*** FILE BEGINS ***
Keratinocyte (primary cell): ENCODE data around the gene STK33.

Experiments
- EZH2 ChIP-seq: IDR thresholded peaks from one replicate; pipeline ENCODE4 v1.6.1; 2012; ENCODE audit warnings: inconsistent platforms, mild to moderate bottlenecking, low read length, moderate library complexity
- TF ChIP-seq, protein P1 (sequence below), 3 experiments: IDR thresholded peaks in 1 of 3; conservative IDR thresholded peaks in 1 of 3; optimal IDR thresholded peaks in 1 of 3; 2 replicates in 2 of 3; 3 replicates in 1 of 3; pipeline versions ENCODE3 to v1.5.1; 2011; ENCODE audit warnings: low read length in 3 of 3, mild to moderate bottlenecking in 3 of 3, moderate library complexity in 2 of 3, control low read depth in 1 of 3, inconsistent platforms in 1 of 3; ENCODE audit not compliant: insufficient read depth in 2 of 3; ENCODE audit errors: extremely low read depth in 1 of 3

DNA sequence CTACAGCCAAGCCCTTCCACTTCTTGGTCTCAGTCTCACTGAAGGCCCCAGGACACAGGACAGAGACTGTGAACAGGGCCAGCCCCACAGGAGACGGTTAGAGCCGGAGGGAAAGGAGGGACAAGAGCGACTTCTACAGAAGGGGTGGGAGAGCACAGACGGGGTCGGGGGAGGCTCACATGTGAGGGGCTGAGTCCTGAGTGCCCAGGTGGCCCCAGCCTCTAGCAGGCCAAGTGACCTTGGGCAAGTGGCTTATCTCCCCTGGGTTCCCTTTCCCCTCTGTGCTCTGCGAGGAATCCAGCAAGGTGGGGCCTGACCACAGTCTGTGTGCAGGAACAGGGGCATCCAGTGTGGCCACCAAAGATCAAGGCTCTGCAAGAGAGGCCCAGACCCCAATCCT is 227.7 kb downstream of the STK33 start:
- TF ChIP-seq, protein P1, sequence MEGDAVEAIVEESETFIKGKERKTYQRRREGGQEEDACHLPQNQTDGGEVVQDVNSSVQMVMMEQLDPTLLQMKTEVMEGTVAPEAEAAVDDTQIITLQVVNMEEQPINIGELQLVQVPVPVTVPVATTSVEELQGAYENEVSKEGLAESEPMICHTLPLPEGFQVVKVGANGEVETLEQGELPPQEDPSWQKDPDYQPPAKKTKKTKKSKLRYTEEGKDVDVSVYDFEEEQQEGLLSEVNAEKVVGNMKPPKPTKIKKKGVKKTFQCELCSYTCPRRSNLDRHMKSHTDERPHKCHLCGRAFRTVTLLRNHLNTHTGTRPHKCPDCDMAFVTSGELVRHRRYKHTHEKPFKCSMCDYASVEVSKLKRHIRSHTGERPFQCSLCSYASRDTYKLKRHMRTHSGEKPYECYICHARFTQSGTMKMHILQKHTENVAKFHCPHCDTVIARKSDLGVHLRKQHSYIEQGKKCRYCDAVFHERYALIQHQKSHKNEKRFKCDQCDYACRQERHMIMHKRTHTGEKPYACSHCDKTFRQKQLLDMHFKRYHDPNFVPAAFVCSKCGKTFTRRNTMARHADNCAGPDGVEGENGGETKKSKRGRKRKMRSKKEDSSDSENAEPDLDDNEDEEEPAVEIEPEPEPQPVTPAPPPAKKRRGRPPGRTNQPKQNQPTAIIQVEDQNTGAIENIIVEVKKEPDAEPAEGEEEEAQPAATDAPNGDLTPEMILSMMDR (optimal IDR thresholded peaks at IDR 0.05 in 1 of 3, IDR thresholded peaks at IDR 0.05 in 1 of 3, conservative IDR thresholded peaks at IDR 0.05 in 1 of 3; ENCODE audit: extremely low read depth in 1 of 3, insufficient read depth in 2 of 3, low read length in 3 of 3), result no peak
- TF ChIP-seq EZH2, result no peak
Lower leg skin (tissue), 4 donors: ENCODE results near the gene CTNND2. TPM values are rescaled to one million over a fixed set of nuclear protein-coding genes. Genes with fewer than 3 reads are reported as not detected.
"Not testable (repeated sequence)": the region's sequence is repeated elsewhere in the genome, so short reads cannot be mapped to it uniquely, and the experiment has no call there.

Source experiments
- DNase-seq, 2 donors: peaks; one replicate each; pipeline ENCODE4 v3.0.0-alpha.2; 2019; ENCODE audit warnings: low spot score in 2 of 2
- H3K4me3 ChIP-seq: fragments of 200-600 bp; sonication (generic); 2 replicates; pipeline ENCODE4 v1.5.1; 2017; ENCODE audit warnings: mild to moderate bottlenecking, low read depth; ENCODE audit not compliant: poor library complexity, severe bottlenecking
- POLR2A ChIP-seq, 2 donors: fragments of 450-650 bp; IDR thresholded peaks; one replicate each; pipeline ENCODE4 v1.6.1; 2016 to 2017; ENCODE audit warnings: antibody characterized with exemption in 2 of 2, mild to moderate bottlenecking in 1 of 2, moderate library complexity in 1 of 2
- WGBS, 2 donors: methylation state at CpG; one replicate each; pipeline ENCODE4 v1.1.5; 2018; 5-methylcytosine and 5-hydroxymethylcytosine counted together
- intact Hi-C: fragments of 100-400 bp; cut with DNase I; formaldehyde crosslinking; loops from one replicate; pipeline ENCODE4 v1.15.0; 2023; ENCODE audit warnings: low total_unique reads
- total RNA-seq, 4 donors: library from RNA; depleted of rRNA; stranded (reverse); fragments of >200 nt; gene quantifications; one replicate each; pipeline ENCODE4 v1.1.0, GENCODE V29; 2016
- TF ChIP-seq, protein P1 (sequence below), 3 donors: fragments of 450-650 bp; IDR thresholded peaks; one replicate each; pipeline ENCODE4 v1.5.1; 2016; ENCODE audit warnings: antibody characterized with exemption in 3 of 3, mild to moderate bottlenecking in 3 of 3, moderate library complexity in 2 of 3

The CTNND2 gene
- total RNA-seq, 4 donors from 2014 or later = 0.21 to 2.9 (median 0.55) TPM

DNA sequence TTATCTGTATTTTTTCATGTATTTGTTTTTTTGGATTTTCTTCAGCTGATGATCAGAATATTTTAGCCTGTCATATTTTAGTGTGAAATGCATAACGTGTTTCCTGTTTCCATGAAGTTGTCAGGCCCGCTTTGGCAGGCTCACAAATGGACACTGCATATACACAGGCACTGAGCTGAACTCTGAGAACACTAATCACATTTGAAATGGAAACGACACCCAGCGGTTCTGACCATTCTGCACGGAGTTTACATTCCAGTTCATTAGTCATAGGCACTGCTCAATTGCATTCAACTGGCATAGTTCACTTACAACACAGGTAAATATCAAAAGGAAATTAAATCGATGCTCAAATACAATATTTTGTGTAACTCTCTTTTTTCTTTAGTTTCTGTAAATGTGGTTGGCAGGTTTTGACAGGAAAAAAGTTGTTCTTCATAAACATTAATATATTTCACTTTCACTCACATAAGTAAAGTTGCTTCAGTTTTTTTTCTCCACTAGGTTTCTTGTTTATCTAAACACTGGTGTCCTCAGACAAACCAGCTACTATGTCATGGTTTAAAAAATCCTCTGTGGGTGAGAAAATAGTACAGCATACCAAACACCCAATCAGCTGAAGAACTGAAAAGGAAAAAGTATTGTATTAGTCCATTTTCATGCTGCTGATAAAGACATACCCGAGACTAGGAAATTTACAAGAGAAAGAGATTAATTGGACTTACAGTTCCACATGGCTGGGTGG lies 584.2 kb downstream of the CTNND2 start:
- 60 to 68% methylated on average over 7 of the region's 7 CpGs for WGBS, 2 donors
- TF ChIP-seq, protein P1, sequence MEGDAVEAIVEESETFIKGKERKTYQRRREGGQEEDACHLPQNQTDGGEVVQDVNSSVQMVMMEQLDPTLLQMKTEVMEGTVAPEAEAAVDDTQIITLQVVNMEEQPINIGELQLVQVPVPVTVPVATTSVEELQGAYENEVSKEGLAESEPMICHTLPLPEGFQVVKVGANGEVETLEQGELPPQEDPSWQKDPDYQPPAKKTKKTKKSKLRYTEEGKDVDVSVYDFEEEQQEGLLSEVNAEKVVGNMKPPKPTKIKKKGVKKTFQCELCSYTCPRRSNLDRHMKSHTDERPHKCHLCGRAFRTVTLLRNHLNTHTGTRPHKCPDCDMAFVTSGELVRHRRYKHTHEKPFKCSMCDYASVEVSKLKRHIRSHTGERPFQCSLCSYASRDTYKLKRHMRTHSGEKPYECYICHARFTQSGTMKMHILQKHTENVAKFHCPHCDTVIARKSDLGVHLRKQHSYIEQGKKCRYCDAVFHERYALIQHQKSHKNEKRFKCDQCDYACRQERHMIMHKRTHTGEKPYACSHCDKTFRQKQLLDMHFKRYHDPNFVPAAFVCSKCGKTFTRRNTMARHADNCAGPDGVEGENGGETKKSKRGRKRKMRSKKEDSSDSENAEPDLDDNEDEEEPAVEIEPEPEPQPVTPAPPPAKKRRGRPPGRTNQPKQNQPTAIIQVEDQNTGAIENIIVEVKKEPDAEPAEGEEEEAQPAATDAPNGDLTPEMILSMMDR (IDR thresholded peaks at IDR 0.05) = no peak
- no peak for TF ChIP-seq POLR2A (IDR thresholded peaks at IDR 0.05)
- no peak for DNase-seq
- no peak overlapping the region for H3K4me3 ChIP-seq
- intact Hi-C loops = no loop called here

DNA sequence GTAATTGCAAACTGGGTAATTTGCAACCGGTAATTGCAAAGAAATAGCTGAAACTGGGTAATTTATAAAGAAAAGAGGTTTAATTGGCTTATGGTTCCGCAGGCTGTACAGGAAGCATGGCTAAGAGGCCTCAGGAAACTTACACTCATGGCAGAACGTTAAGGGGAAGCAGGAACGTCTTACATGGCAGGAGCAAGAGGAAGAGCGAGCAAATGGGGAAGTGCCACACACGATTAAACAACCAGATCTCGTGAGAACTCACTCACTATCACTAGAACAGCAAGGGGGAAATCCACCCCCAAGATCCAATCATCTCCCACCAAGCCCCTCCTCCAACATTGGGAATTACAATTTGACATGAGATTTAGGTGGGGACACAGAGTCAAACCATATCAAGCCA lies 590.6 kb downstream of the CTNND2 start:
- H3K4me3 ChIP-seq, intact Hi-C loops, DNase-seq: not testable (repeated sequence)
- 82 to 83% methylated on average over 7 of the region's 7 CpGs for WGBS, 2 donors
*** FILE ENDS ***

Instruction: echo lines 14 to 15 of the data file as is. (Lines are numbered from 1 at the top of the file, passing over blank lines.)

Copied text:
- WGBS, 2 donors: methylation state at CpG; one replicate each; pipeline ENCODE4 v1.1.5; 2018; 5-methylcytosine and 5-hydroxymethylcytosine counted together
- intact Hi-C: fragments of 100-400 bp; cut with DNase I; formaldehyde crosslinking; loops from one replicate; pipeline ENCODE4 v1.15.0; 2023; ENCODE audit warnings: low total_unique reads